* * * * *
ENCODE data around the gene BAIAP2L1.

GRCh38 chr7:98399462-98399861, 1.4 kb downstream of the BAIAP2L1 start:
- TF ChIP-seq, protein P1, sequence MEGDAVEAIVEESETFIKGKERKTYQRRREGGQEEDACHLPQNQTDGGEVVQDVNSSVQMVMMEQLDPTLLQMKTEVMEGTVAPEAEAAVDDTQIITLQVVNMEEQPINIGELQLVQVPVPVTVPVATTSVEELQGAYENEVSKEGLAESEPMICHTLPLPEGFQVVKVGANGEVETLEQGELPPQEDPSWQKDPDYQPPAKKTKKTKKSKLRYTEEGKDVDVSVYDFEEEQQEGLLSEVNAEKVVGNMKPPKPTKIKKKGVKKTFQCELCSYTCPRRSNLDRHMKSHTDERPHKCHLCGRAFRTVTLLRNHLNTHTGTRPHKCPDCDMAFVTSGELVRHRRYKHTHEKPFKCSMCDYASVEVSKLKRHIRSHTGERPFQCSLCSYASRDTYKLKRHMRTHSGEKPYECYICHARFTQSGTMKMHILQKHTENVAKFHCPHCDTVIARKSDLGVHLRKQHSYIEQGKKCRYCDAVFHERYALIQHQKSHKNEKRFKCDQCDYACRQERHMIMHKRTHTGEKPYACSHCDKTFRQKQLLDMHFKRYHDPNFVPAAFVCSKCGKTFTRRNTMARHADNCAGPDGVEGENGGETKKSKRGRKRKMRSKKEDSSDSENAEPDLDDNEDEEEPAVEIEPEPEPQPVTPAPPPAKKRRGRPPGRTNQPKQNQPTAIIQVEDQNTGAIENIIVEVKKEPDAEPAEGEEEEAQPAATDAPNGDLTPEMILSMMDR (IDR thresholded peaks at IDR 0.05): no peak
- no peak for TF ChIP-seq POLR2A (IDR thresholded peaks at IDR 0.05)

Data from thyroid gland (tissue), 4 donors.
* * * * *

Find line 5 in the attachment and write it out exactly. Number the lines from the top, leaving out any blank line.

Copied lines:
Data from thyroid gland (tissue), 4 donors.